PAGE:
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Tuesday, 12 June, 2001, 17:17 GMT 18:17 UK
Investing in South Africa
President Thabo Mbeki, accompanied by a bevy of minister and business leaders, is in the UK to promote trade and investment in South Africa. BBC News Online examines his chances of success.
The UK is still the biggest foreign investor in South Africa, with £12bn tied-up in the country.
Nine of the 20 largest foreign employers in the country are British.
"Africa needs a successful South Africa and the world needs a successful Africa. President Mbeki is critical to that process," a British official said.
And it comes at a crucial time for South Africa, which is struggling to transform its economy in the post-apartheid era.
South Africa urgently needs foreign investment. Struggling with an unemployment rate of 23%, economic growth is the only way forward to lift the country out of poverty.
But while the UK is already the biggest foreign investor in the country, he will face a sceptical audience that fears South Africa, seven years after apartheid, cannot remain an island of calm on a turbulent continent.
Investors are particularly worried about the economic turmoil caused by land reforms in neighbouring Zimbabwe, which is South Africa's largest African trading partner.
But these fears are being stoked by the sensation-seeking foreign media and the predominantly white-owned domestic newspapers, says Digby Jones, the head of the Confederation of British Industry.
"One of the reasons why South Africa has failed to attract the levels of foreign investment it needs is due to the unfavourable portrayal of the country's development, resulting in restrained business confidence," Digby Jones told a conference in January.
"South Africa has been the victim of negativism, where positive developments have been downplayed while the country's problems have been continually highlighted," he said.
In May, South Africa began wooing UK investment banks and institutional investors in a bid to raise more than £4bn from privatisations.
Up for grabs will be the country's key telecoms, energy and airline assets, which are expected to have dual listings in Johannesburg and London.
The country has reported rising business confidence and has been praised by the International Monetary Fund for its economic policies.
However, there are fears that direct investment has been flowing out of South Africa in recent years, with some of the country's largest companies - including mining giant Anglo-American, brewer South African Breweries, and insurer Old Mutual - decamping to London rather than stay in Johannesburg.
One of the key factors for investors will be the condition of the South Africa's currency, the rand.
The rand plunged in the first years after apartheid, and the investment outflows duly push it to an all-time low of 8.16 against the dollar in April. During the past three years along it has fallen by almost 40%.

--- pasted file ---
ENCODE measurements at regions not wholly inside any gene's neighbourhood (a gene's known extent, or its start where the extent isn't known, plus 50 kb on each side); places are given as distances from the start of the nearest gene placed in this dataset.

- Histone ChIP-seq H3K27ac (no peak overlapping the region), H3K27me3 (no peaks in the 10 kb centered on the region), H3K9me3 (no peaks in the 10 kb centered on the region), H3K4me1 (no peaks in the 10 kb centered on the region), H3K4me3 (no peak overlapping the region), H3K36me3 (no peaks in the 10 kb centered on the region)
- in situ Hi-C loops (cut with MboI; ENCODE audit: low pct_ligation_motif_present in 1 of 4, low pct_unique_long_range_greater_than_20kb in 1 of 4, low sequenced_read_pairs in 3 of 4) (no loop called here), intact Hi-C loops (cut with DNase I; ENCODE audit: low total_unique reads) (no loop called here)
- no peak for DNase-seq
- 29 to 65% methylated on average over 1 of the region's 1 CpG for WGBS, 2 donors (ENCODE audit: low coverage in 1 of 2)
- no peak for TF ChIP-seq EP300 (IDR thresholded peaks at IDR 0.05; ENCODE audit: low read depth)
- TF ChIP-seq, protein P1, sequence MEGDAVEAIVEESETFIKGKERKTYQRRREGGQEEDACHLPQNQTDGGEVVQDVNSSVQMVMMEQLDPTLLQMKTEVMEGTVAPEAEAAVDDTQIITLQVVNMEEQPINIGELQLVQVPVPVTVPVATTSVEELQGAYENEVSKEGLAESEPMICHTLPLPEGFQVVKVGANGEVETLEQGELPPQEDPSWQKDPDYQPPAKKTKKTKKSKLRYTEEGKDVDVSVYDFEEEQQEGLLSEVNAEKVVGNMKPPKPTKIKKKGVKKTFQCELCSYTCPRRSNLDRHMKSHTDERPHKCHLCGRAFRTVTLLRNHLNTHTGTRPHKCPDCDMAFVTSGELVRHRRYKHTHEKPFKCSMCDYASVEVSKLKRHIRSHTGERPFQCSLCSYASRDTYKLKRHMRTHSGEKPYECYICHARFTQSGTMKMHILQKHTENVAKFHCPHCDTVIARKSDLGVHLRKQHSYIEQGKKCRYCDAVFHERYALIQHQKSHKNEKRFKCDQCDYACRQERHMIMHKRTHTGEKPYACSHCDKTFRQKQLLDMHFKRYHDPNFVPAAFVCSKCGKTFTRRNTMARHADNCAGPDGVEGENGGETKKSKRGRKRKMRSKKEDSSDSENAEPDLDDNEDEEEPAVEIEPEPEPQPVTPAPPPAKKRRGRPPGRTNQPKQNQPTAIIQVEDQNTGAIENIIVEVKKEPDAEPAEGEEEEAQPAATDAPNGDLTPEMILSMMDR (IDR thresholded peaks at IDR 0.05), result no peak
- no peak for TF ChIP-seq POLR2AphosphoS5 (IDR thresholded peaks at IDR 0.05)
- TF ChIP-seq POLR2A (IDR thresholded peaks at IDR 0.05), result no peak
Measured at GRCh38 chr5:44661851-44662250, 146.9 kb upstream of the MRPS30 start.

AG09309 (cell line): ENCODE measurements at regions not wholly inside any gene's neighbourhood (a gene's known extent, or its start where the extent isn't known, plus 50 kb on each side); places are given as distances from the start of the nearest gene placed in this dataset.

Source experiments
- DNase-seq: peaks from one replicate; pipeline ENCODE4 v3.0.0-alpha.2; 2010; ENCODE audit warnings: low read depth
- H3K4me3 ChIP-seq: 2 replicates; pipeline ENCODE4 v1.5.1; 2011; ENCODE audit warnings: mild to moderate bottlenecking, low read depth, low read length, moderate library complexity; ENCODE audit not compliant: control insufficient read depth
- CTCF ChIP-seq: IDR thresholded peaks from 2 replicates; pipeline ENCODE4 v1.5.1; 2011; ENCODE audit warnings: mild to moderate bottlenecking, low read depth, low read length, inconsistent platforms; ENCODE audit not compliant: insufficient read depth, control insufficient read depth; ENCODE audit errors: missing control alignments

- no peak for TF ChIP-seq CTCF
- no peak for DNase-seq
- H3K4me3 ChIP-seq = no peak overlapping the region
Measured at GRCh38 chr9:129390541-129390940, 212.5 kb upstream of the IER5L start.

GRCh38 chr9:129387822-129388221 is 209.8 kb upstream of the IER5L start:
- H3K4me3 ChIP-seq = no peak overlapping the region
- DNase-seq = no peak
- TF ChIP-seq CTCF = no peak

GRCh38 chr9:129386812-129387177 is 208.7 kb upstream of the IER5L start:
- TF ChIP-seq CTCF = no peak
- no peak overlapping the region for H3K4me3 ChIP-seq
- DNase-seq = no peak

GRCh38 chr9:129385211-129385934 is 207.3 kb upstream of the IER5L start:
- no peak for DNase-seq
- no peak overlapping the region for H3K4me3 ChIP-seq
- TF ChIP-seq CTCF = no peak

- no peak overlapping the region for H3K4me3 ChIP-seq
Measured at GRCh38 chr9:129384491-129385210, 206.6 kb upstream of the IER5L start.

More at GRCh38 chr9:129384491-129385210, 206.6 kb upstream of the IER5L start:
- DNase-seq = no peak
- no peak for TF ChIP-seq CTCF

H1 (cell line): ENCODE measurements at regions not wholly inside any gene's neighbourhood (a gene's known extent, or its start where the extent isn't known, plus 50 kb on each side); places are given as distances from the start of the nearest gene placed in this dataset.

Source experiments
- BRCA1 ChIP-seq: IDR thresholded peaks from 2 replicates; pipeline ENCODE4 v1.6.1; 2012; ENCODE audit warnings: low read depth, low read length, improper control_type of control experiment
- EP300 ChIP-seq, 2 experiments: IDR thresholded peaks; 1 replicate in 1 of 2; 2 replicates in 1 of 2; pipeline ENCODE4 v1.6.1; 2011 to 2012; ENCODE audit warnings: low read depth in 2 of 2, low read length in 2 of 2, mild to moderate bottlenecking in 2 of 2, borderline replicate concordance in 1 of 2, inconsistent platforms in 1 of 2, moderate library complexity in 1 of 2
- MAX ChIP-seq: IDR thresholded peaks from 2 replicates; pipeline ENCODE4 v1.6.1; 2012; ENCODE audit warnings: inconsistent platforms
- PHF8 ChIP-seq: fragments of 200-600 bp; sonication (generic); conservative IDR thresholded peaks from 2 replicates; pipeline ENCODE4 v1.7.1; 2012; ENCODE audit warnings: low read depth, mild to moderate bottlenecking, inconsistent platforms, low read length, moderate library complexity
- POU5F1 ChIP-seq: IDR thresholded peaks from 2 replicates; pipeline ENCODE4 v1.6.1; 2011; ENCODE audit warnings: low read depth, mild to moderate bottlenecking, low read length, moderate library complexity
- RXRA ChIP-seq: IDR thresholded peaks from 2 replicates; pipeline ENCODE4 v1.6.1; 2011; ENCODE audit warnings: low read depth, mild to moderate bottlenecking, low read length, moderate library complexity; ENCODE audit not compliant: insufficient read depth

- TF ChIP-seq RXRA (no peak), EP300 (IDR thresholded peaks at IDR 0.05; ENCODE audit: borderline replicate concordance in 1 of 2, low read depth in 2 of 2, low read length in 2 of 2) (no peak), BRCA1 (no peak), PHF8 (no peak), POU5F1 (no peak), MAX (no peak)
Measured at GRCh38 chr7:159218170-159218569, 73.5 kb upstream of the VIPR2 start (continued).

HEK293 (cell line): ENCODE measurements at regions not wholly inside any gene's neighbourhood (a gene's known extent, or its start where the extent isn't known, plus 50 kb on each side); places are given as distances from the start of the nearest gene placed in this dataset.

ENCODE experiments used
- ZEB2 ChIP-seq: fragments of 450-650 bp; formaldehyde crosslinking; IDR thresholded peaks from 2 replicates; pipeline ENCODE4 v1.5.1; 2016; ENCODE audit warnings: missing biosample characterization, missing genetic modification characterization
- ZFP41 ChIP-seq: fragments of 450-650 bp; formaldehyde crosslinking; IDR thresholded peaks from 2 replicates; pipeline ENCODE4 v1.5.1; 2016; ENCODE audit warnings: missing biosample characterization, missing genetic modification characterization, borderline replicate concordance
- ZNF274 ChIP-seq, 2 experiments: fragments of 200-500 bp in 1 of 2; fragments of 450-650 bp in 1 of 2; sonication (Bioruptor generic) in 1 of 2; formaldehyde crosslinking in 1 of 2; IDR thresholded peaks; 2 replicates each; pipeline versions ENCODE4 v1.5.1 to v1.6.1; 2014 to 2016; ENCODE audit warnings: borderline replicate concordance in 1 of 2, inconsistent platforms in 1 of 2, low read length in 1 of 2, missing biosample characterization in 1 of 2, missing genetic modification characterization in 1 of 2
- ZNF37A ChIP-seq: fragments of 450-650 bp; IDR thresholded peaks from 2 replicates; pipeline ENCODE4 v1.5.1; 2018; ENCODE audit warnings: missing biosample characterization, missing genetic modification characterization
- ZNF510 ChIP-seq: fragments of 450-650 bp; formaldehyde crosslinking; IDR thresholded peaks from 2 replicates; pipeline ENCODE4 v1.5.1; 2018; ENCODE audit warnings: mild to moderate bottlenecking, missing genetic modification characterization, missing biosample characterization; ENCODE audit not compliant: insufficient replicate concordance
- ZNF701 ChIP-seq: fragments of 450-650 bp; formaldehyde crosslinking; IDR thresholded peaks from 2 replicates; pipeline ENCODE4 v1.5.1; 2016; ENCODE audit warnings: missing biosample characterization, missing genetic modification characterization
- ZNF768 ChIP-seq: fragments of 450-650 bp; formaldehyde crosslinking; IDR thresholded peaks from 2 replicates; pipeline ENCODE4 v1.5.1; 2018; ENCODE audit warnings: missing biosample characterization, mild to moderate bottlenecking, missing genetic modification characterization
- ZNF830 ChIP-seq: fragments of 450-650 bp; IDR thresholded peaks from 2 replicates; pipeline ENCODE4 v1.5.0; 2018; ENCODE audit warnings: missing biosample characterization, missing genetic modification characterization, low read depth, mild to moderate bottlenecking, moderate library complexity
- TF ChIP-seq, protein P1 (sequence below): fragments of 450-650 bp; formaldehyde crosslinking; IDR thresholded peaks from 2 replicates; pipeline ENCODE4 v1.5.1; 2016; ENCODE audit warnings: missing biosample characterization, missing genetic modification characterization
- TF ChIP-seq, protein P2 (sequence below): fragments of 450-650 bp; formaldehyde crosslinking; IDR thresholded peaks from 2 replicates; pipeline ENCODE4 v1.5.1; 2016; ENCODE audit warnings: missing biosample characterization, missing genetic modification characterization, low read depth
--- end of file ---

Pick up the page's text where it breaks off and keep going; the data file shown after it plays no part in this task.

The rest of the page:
But South Africa is the continent's strongest economy, accounting for around a third of its gross domestic product.
Last year the country reported growth of 3%, with projections of 3.4% for next year and 3% in 2003, while inflation has been pushed to its lowest level for decades, allowing the central bank to cut interest rates.
South Africa even produces right-hand drive Mercedes C-class and BMW series-3 cars, which are exported to the UK and the rest of the world.
Trade agreements have been reached expanding export opportunities and creating a visible trade surplus with the UK.
These include the EU-South Africa Free Trade Agreement, the African Growth and Opportunities Act in the US, which opens up the American market, and the a regional Free Trade Protocol to establish a free trade zone.
Bad neighbour syndrome
But the South African has suffered because Zimbabwe has become an international pariah due to a government-backed, and often violent, campaign to redistribute mainly white-owned commercial farmland to landless blacks.
South Africa's northern neighbour is now facing its deepest economic crisis since independence in 1980, which has sent shockwaves across the region, pressuring South Africa's financial markets.
Mr Mbeki outlined his position on Zimbabwe to the South African Chamber of Business convention last month.
He said South Africa would not allow Zimbabwe's economy to collapse and that Zimbabwe-style land grabs would never happen in his country.
And next month he will also give more details about the Millennium Africa Recovery Plan (MAP), conceived with the presidents of Algeria and Nigeria, which he describes as "African solutions to African problems".
The MAP is viewed as an African Marshall Plan to encourage stability and economic growth on the conflict-torn continent.
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